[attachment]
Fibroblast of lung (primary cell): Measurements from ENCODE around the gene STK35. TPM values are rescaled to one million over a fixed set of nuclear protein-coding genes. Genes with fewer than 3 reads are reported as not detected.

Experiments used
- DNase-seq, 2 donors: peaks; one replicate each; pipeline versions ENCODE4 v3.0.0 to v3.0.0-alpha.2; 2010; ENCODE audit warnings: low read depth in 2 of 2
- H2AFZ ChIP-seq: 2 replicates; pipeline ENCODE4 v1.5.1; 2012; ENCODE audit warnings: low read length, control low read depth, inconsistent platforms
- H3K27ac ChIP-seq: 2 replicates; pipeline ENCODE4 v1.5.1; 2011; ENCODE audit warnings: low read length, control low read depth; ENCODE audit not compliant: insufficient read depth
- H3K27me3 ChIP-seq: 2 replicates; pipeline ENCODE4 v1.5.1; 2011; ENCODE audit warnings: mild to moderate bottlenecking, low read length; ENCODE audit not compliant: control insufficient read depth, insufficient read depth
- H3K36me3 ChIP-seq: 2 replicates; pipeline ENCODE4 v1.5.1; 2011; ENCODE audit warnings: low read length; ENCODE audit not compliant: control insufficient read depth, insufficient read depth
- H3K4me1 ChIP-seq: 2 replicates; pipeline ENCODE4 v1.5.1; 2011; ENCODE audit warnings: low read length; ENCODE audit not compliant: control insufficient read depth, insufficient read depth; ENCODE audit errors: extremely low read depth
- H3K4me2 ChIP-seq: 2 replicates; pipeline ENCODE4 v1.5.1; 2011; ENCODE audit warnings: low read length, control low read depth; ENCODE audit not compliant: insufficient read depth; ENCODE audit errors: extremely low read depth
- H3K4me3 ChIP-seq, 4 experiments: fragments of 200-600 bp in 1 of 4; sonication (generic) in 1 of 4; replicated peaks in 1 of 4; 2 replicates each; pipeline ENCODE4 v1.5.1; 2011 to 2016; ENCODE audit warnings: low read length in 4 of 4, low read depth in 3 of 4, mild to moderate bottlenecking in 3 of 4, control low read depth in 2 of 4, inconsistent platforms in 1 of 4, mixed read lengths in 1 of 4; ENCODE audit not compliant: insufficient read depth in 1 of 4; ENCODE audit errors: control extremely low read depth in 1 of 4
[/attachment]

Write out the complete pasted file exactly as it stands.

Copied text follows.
Fibroblast of lung (primary cell): Measurements from ENCODE around the gene STK35. TPM values are rescaled to one million over a fixed set of nuclear protein-coding genes. Genes with fewer than 3 reads are reported as not detected.

Experiments used
- DNase-seq, 2 donors: peaks; one replicate each; pipeline versions ENCODE4 v3.0.0 to v3.0.0-alpha.2; 2010; ENCODE audit warnings: low read depth in 2 of 2
- H2AFZ ChIP-seq: 2 replicates; pipeline ENCODE4 v1.5.1; 2012; ENCODE audit warnings: low read length, control low read depth, inconsistent platforms
- H3K27ac ChIP-seq: 2 replicates; pipeline ENCODE4 v1.5.1; 2011; ENCODE audit warnings: low read length, control low read depth; ENCODE audit not compliant: insufficient read depth
- H3K27me3 ChIP-seq: 2 replicates; pipeline ENCODE4 v1.5.1; 2011; ENCODE audit warnings: mild to moderate bottlenecking, low read length; ENCODE audit not compliant: control insufficient read depth, insufficient read depth
- H3K36me3 ChIP-seq: 2 replicates; pipeline ENCODE4 v1.5.1; 2011; ENCODE audit warnings: low read length; ENCODE audit not compliant: control insufficient read depth, insufficient read depth
- H3K4me1 ChIP-seq: 2 replicates; pipeline ENCODE4 v1.5.1; 2011; ENCODE audit warnings: low read length; ENCODE audit not compliant: control insufficient read depth, insufficient read depth; ENCODE audit errors: extremely low read depth
- H3K4me2 ChIP-seq: 2 replicates; pipeline ENCODE4 v1.5.1; 2011; ENCODE audit warnings: low read length, control low read depth; ENCODE audit not compliant: insufficient read depth; ENCODE audit errors: extremely low read depth
- H3K4me3 ChIP-seq, 4 experiments: fragments of 200-600 bp in 1 of 4; sonication (generic) in 1 of 4; replicated peaks in 1 of 4; 2 replicates each; pipeline ENCODE4 v1.5.1; 2011 to 2016; ENCODE audit warnings: low read length in 4 of 4, low read depth in 3 of 4, mild to moderate bottlenecking in 3 of 4, control low read depth in 2 of 4, inconsistent platforms in 1 of 4, mixed read lengths in 1 of 4; ENCODE audit not compliant: insufficient read depth in 1 of 4; ENCODE audit errors: control extremely low read depth in 1 of 4